In a society where ‘men [still] don’t cry’ it somehow feels wrong to come for help, reaching out and talking to someone. In accordance to the Men’s Health Forum, on average, 191,000 men a year report stress, depression or anxiety caused or made worse by work. Men are nearly three times more likely than women to become alcohol dependent. There is considerable debate about the true level of common mental health disorders in men and whether larger numbers of men than women may be undiagnosed. This means most men don’t reach out for help. But I have seen the difference counselling has made in my clients, and I encourage male clients to come for regular sessions. It is amazing what a positive impact they may feel in their lives, be it short or long term work.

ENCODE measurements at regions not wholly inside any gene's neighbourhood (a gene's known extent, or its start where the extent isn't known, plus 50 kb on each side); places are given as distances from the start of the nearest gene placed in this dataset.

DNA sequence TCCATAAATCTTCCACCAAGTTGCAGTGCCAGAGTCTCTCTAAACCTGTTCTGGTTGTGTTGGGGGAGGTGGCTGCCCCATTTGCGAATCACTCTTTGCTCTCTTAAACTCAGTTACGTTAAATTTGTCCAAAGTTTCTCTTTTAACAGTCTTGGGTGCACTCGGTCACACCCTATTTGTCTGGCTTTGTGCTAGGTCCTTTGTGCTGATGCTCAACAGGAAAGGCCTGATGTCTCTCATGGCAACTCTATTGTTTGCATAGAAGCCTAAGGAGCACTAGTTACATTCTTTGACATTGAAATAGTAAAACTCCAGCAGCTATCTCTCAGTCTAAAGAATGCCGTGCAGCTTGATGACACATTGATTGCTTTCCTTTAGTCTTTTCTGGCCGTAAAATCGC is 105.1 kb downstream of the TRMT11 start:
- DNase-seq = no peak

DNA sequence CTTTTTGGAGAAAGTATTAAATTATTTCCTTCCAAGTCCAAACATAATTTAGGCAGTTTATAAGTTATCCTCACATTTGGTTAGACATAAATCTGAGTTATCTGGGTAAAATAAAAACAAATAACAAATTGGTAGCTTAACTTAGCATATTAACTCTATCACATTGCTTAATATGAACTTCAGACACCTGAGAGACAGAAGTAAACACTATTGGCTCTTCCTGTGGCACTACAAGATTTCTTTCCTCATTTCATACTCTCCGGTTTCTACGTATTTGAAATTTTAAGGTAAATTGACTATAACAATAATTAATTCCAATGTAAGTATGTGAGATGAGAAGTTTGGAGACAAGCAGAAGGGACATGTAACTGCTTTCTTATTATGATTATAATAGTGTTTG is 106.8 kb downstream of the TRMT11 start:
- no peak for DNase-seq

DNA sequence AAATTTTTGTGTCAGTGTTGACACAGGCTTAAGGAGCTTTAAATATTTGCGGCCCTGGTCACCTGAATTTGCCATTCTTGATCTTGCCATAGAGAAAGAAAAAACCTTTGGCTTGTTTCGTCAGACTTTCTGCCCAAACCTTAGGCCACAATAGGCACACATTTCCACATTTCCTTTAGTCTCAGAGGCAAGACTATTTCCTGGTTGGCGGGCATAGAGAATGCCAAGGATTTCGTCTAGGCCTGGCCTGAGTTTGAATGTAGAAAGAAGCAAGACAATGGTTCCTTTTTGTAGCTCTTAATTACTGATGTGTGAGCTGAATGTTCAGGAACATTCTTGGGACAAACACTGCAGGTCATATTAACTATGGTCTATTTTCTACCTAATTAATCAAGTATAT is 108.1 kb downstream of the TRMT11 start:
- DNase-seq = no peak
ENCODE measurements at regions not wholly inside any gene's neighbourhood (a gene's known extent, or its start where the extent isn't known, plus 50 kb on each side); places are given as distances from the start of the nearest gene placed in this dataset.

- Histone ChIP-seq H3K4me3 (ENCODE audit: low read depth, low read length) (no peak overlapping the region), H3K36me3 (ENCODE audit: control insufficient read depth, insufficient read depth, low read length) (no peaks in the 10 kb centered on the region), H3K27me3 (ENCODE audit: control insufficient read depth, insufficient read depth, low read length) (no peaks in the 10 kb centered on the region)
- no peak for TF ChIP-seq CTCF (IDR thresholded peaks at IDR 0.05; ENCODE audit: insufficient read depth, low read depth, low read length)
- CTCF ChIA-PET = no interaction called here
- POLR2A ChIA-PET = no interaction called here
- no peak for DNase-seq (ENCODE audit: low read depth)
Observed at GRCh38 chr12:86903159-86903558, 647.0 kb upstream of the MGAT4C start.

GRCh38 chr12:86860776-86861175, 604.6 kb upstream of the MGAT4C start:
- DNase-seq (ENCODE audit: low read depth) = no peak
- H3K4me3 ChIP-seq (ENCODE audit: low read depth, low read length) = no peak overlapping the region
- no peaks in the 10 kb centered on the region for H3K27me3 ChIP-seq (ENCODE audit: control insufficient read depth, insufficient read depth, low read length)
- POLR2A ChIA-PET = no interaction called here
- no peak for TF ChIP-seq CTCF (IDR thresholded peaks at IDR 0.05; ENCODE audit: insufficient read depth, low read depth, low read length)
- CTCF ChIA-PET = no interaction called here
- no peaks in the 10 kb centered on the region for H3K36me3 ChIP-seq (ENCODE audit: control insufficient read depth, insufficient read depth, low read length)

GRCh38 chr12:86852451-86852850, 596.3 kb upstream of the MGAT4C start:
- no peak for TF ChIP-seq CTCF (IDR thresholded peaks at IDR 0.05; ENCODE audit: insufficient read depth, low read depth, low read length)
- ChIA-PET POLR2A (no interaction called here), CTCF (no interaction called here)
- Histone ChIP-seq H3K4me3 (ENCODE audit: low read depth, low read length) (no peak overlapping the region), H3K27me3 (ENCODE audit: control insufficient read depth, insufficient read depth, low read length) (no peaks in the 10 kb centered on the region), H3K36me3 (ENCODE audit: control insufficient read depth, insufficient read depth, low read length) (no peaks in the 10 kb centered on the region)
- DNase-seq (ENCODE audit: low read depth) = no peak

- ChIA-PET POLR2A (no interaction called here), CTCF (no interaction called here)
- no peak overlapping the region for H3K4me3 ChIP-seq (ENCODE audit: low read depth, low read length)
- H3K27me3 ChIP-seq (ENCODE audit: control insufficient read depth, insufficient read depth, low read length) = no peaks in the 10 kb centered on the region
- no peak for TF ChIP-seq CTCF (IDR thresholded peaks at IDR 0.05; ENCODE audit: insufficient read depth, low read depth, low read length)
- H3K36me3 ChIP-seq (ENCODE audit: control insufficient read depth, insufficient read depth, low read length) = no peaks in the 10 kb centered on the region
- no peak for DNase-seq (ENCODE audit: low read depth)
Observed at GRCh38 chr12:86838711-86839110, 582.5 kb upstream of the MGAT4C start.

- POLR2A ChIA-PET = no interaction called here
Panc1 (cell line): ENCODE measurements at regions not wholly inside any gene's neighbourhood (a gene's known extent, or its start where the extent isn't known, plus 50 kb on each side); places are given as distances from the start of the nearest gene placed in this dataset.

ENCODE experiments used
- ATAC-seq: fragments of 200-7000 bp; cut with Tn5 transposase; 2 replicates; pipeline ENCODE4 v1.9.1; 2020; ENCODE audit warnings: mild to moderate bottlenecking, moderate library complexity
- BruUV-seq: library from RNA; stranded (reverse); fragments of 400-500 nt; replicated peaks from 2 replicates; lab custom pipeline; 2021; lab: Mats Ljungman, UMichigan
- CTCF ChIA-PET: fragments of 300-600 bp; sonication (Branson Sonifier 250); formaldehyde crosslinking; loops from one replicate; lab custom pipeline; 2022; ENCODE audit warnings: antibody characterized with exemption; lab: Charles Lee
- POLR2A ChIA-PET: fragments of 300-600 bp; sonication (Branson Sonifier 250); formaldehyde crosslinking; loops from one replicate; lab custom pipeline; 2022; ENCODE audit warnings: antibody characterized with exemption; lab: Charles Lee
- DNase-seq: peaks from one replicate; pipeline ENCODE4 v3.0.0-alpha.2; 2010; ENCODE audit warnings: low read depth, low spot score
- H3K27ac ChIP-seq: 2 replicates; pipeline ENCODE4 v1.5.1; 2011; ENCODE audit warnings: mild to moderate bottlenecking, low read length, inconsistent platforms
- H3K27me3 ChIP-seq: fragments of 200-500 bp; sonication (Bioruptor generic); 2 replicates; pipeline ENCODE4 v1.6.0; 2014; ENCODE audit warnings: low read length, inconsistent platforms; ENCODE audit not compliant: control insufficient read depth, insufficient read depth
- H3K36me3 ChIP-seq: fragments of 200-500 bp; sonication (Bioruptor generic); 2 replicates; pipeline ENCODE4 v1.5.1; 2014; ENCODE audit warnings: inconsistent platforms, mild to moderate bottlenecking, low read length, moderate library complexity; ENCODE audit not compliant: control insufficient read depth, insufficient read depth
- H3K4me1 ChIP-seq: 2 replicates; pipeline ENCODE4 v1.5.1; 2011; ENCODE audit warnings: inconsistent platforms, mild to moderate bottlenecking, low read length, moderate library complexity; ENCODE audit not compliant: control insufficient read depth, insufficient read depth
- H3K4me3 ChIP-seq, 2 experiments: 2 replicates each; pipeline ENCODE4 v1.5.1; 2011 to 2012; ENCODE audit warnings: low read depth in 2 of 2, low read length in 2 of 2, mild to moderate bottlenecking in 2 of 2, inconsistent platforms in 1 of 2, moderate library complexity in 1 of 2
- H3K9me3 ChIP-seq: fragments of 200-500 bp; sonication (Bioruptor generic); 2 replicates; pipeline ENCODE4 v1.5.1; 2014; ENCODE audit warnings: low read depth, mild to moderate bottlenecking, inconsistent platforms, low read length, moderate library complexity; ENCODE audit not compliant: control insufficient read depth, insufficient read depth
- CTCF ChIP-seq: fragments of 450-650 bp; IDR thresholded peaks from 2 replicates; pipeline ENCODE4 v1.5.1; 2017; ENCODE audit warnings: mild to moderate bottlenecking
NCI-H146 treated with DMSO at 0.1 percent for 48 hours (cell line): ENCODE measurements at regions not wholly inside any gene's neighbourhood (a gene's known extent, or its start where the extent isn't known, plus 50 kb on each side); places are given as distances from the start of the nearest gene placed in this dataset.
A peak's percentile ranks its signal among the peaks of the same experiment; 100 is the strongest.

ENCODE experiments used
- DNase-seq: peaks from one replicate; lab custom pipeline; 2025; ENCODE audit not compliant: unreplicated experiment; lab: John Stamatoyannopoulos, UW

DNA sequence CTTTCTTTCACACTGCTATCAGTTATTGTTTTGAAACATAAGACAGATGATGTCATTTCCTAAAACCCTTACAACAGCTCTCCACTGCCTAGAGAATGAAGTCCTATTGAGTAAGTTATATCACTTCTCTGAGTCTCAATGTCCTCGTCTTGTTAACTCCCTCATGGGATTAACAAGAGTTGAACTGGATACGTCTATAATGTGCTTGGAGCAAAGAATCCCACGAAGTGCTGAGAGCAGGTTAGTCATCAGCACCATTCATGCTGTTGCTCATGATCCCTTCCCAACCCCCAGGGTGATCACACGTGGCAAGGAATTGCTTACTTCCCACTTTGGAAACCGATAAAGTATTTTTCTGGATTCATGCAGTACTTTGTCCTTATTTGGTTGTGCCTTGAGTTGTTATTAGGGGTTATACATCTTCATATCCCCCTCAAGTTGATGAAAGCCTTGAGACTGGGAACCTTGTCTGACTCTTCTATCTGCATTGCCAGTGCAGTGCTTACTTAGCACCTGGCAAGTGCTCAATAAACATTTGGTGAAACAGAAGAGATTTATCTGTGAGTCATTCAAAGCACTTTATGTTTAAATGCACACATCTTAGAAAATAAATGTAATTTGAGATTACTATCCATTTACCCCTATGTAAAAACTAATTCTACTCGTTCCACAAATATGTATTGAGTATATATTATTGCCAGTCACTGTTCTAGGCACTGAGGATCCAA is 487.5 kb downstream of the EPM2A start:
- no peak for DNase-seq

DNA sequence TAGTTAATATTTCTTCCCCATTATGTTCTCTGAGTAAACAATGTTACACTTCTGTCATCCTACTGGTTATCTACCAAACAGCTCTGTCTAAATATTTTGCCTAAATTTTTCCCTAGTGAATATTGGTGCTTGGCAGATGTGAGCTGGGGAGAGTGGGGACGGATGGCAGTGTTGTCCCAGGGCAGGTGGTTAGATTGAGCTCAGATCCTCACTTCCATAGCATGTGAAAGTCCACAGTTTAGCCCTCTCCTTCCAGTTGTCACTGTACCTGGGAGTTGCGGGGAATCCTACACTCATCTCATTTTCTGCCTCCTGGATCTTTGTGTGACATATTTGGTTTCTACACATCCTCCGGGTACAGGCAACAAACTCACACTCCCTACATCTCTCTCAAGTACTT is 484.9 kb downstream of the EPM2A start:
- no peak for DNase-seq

Coming to counselling is one of the first steps you can take to look after yourself. I always ask my clients: I wonder how you expect others to care for you when you don’t seem to have much care for yourself… Shouldn’t it first start with you?

It is easy to look for other people to satisfy our innermost needs, only to eventually realise no one is infallible and that disappointment is a part of life. So why not start developing some care for ourselves?

In managing expectations and disappointments, we are managing our feelings and reactions. When my clients gain awareness of the dynamics in their relationships they become enabled to leave what no longer serves them behind. By expressing their innermost feelings in counselling they find their way forward.

Learning and adapting is a life journey. When we think we have it, we lose it again. Coping strategies, tools and psycho-education are essential to grow as an individual. Be it a feeling of stuckness, deep depression, inability to function, impotency or simply a lack of control in your life, where you may feel in fear at all times, this can be resolved. There are ways to cope and feel better. Just reach out.